If aesthetics as works are not the application of an already established system to the arts so as to use arts to bolster up a tottering critical philosophy or found an overly ambitious narrative (Kant and Hegel respectively), then the thinker gets mired in inductive reasoning, specifically the categorising of the different kinds of arts or different kinds of the different kinds of the arts and so on (Kant and Hegel do both of course).  In this light Jean-Luc Nancy's reading of Hegel in The Muses, which I have just written on for the excellent collection of essays from SUNY Jean-Luc Nancy and Plural Thinking, is especially important.

Hegel eventually choses poetry as the art of arts because poetry is the one art form whose essence it is to negate itself.  Poetry is better than any other art because it can combine sensual being with abstract thought to such a degree that the abstract element of poetry radically attenuates the material and sensible side.  This self-withering self-negation means that poetry becomes more itself the more it resembles philosophy, and less itself at the same time the more it denies that which differentiates it from philosophy, namely its material singularity.  Naturally Hegel appreciates this sacrifice for one of his prime concerns in the aesthetics is to wrest power back into the hands of philosophy during the period of high German Romantic irony where art threatened to eclipse the dialectic.  And of course it is also a perfect example of self-alienation for a wider cause, typical of the early elements of the logic of the dialectic.

This aside the point is that aesthetics is caught in this apotropaic bind.  The more one pursues the abstraction of philosophical consistency of which one makes art a part, the more one denies the thing that defines art's essence, a combination of unity plus singularity.  Instead if one decides to delineate artistic singularity for its own sake, the more it becomes obvious, as Nancy has me arguing, that this promiscuity of the arts means the concept of an art as such, an aesthetic, becomes impossible to sustain. 

As I cannot think of another concept that does this, I must name art as this apotropaic dynamism that exists between the conceptual possibility of a unity that is philosophically valid, Art with a capital A or Aesthetics with a capital A, and the reality of the multiplicity of singular, material diversity that consitutes the essence of the art work.  Thus it is that Nancy kind of explains why we tend to speak of the arts, and not art in general, because we cannot reconcile aesthetic commonality with artistic mutiple singularity.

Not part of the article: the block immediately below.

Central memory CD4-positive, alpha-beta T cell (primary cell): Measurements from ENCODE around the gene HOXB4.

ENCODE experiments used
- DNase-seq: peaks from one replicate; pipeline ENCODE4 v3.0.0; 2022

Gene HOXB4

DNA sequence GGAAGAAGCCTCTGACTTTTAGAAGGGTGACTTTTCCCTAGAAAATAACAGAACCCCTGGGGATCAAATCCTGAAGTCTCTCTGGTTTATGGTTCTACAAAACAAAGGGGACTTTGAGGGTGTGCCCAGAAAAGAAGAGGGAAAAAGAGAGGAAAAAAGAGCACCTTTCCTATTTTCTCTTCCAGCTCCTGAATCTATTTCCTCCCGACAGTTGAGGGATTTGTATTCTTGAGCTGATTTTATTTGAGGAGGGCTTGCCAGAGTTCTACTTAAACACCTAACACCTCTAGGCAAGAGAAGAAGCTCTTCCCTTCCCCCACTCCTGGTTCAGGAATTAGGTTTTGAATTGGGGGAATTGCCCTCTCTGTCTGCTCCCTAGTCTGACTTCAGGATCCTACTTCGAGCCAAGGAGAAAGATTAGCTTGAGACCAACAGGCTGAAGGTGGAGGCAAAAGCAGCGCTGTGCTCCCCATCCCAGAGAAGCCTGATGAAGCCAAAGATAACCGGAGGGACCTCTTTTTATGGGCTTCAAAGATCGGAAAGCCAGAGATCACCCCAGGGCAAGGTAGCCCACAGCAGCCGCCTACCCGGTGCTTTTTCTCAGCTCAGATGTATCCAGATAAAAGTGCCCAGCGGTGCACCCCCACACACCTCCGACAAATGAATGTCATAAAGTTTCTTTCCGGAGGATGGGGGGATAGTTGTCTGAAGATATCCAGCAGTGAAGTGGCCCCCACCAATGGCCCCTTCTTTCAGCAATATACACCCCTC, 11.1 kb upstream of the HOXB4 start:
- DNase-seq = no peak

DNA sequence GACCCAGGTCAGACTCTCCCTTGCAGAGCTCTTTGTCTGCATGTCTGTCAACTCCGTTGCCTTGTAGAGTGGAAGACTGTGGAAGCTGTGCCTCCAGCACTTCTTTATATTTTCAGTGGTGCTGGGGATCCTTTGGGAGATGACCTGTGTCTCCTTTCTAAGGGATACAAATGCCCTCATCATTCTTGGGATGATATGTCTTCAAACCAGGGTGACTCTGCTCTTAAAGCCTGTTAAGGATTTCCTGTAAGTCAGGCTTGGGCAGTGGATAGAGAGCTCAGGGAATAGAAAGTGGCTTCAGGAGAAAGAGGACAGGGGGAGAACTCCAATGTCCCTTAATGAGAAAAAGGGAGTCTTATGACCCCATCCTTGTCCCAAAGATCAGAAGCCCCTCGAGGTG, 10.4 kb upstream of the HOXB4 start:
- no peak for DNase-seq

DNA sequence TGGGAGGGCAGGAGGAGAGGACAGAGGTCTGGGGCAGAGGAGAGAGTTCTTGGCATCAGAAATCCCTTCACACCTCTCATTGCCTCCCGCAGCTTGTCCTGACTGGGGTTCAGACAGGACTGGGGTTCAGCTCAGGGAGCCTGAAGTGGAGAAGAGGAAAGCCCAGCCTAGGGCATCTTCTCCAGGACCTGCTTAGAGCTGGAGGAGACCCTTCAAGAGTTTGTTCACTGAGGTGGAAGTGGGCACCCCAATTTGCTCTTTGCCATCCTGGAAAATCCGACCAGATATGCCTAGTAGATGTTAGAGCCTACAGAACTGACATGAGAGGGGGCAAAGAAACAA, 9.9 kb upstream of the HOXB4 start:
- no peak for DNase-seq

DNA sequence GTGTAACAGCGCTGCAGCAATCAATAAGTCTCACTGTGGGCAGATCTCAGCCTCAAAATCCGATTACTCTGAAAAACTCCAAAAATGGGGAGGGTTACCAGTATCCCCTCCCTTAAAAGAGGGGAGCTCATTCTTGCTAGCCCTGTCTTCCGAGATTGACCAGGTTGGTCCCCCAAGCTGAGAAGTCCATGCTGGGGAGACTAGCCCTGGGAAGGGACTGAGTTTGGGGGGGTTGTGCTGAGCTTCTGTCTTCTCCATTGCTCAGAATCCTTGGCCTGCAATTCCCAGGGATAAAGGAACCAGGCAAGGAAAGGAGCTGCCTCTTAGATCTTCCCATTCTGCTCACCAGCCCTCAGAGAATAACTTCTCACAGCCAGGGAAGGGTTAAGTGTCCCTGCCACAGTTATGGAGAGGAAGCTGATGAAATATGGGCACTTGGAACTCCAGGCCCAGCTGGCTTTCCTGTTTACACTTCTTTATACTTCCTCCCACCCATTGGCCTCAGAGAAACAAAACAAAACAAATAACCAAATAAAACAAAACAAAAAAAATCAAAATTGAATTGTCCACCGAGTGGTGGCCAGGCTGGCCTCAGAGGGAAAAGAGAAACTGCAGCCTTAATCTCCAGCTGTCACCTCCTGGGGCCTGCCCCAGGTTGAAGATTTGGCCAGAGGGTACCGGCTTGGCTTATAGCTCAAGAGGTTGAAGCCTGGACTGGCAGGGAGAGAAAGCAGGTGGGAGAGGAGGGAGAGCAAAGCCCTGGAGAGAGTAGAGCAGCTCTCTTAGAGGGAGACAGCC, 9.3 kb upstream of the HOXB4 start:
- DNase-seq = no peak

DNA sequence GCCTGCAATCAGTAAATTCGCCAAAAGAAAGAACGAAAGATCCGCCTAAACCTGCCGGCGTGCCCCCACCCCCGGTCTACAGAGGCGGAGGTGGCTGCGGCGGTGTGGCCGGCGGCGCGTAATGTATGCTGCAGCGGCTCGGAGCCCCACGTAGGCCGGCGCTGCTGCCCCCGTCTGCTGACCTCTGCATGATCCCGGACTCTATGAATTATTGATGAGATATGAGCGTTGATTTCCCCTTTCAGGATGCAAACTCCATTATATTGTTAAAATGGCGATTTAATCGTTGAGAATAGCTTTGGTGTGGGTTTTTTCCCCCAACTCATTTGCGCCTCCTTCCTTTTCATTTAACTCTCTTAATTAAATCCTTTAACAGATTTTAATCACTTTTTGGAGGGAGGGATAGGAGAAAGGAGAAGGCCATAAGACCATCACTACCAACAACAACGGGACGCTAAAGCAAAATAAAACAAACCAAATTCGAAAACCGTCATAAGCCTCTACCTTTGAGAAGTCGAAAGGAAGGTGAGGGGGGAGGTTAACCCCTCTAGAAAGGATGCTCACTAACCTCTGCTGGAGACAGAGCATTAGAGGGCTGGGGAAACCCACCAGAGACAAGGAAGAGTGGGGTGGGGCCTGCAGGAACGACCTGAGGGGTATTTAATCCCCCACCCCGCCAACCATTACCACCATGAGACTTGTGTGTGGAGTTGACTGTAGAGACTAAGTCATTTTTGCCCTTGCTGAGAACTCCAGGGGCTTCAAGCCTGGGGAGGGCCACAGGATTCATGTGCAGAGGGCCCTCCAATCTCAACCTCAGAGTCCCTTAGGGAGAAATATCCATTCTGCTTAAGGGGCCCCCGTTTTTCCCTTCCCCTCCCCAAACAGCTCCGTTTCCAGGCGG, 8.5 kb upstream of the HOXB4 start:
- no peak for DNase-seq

And so everyone latches on to singularity as equal to art because it is a philosophical unified concept for the existence of absolute particularities.  Yet it is never easy to say that art alone has singularity.  In Deleuze, in Badiou, in Agamben, and so on, art may possess singularity but it is not singularity per se.  Again, supporting my view that art is the apotropaic problem of singularity, but not simply singularity as such. 

This is Agamben's point in fact.  The poem, more widely the presumed work of art as thing, is the suspension of clear differentiation between prose (immaterial philosophical language usage) and poetry (semiotic singularity).  The work of art in this sense is the constant suspension of clarity between common language (philosophy) and singular language (poetry) that reveals that this presupposed split is a historical mythologeme, to use Zartaluodis' term for this process.  There is no difference between philosophy and the arts as regards their attitude towards the materiality of language.  This is one of the oldest fictions we still currently abide by as some kind of truth.

The end point of this is literary theory, my home for two decades I suppose.  I now see that literary theory effectively negotiates between Art as unified concept and every work of art ever produced as multiple, sensual singilarity.  Like the false idea of the Arts, the false division of theory into different approaches was the necessary result of the bad-faith at the heart of theory.  Theory is nothing other, in the end, and I speak from experience and rabid participation, than a fix combining partiality of thinking, using only some of philosophy or formal thought, and selectiveness of reading, using examples that best fit the theory or reducing all multiplicity down to a limited stable of possible significances. 

It was in a way the worst of both words.  If you were a marxist or materialist thinker, in reality Marx and Althusser pre-dated any work of art which could only be a manifestation of their ideas.  In that sense any literary sigularity was negated.  On the other hand if you were a Marxist theorist your empirical evidence was the diversity of literary texts, and so modifications to the source idea had to be imposed to facilitate the singularity of the literary.  So we would say art is ideology but not all art is reducible to slavish ideology.

To sum up then literary theory has been a bridge between unified aesthetics and radical material singularity and in this sense was a valuable first step.  But now a single theoretical approach is needed that does not simply replicate the problem of common and proper, universal and singular, in relation to the work of art.  This can only be a theory of art that accepts the necessity to suspend this false division that we blame Plato for so blithely: either a geometer or a poet.  An aesthetics of indifference, therefore, that emerges out of the inoperativity of a theory caught between an incomplete identity on one side, and a reductionist view of singularity on the other.